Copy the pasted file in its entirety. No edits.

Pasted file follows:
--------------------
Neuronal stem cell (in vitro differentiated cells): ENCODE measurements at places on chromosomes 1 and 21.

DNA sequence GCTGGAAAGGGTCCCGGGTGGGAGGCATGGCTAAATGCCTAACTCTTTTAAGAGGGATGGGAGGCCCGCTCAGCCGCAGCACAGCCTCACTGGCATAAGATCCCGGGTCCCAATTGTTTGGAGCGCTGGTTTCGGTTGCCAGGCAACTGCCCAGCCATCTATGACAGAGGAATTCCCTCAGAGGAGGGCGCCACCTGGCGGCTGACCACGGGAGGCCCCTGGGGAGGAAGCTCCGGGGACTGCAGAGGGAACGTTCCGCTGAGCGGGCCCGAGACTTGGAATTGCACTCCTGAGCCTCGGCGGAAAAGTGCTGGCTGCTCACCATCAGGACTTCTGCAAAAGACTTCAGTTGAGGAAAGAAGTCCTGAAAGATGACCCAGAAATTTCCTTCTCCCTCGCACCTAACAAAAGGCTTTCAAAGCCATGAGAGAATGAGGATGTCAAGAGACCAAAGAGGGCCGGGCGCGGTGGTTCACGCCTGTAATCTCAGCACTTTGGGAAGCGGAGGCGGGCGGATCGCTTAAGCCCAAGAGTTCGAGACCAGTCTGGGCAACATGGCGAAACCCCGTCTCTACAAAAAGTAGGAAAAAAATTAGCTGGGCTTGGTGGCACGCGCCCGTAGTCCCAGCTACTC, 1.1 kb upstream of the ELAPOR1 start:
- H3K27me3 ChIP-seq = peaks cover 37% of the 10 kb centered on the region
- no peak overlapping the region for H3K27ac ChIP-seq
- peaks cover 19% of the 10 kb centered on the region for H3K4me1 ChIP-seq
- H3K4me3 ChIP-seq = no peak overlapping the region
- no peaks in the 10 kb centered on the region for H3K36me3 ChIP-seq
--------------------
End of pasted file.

Neuronal stem cell (in vitro differentiated cells): ENCODE measurements at places on chromosomes 1 and 21.

DNA sequence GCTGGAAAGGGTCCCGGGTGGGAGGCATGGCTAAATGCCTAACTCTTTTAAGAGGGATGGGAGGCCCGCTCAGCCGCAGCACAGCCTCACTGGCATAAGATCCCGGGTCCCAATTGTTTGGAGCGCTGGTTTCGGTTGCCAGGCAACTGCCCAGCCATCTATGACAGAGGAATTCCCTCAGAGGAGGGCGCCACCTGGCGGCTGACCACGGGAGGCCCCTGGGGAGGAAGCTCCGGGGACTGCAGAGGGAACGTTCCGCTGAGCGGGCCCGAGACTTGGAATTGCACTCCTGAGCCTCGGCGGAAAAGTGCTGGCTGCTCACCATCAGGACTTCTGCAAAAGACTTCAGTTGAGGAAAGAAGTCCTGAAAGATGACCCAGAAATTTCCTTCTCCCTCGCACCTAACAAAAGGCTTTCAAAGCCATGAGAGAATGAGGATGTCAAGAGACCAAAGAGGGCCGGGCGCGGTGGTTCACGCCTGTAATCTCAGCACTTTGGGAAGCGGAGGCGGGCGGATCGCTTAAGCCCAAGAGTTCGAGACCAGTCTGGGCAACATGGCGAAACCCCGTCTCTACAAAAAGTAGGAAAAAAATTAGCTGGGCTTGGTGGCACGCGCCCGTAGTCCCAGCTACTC, 1.1 kb upstream of the ELAPOR1 start:
- H3K27me3 ChIP-seq = peaks cover 37% of the 10 kb centered on the region
- no peak overlapping the region for H3K27ac ChIP-seq
- peaks cover 19% of the 10 kb centered on the region for H3K4me1 ChIP-seq
- H3K4me3 ChIP-seq = no peak overlapping the region
- no peaks in the 10 kb centered on the region for H3K36me3 ChIP-seq